"Kid" and "Baby" formulas often contain physical (vs. chemical) blocking agents like zinc oxide and/or titanium dioxide. The plus? Physical barriers don't break down in UV like chemical barriers do, so you don't have to reapply quite as often (though they still rub off). Some also believe that the chemical barriers (and their breakdown products) can be somewhat toxic. The minus? These compounds are what gives suncreen a heavy whitish appearance. I have used the Banana Boat for Kids (yellow bottle) and Banana Boat Baby (pink bottle). Even with the same SPF and same ingredients listed, the Baby has always seemed to work better for me. Not sure why. Note that these Banana Boat products are part physical and part chemical barrier. For an all physical barrier try Neutrogena Pure and Free Baby or it's generic equivalent.
Thanks for the breakdown on physical vs. chemical sunscreens!
I will give the Banana Boat Baby sunscreen a try, once I run out of this half-gallon jug of the BB Kids stuff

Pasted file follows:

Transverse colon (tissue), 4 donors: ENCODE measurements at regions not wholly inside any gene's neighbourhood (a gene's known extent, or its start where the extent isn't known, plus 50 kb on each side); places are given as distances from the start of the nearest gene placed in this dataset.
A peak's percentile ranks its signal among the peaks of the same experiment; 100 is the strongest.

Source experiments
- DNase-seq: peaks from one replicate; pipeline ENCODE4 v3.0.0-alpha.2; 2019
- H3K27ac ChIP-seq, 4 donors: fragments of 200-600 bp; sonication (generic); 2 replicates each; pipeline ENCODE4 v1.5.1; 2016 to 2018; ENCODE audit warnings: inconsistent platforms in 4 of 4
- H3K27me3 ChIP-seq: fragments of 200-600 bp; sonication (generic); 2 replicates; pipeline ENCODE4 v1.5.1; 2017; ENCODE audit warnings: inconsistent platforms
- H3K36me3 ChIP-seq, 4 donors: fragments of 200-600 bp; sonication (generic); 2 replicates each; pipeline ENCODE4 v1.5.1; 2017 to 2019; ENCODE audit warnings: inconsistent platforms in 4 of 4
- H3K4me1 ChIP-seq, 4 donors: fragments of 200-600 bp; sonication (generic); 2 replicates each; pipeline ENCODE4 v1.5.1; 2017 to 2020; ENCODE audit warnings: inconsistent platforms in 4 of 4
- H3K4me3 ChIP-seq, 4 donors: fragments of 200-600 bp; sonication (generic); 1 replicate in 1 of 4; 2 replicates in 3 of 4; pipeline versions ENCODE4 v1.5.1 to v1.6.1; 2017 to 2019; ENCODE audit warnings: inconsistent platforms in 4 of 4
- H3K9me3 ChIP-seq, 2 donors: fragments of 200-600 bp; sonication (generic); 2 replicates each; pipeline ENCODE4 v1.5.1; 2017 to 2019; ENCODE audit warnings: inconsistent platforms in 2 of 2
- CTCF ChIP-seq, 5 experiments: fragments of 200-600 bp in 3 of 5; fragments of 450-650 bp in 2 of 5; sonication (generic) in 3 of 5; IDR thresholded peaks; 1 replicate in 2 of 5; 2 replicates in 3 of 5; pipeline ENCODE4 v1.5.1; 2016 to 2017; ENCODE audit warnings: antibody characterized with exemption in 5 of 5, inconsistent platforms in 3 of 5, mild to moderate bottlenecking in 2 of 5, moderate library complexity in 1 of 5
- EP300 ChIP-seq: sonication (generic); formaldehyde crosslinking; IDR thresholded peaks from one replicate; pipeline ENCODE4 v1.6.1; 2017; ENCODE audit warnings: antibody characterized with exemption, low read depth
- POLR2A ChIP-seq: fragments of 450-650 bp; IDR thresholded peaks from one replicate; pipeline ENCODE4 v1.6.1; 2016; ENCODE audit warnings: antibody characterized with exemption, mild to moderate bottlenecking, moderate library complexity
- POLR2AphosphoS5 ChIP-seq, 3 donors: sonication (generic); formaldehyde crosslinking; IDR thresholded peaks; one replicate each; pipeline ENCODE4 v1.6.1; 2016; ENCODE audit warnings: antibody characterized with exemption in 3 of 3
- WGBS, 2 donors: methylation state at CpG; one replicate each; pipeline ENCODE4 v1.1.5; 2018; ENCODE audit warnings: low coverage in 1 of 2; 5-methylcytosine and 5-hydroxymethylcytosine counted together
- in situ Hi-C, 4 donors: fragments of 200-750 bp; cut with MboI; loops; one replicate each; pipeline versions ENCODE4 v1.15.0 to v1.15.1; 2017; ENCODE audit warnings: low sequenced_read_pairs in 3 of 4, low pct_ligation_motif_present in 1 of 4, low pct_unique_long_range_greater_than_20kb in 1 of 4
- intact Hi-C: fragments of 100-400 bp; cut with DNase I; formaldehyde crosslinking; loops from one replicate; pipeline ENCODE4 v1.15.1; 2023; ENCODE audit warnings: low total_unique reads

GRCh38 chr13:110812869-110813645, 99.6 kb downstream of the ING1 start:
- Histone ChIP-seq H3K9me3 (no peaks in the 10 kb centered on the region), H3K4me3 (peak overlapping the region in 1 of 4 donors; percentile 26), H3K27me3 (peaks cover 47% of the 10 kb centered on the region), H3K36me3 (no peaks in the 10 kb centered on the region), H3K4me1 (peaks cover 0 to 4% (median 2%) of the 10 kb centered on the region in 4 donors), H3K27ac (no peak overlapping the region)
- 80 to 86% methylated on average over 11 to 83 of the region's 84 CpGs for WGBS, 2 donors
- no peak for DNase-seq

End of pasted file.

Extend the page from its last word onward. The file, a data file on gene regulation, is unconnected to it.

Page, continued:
As mentioned previously in this topic, titanium dioxide and zinc oxide have come along ways, in terms of how they can alter your appearance (remember the lifeguard in the movie Caddyshack, one leg completely white with sunscreen
that's over-applied, old-school zinc oxide for sure). The new zinc oxide and titanium dioxide products still take a couple shades of brown out of my tan though. The protection is much better, IMHO.
Unfortunately, as mentioned above, some of the components that make up sunscreen are toxic. In fact, almost every "active" ingredient in sunscreen has been shown to cause cancer within labratory animals.
I wouldn't worry too much about that though. They expose those animals to incredible doses for very extended periods.
Still, I don't chance it. As soon as I am finished exercising (my exercise includes flying the Rev), I'm washing the sunsreen off.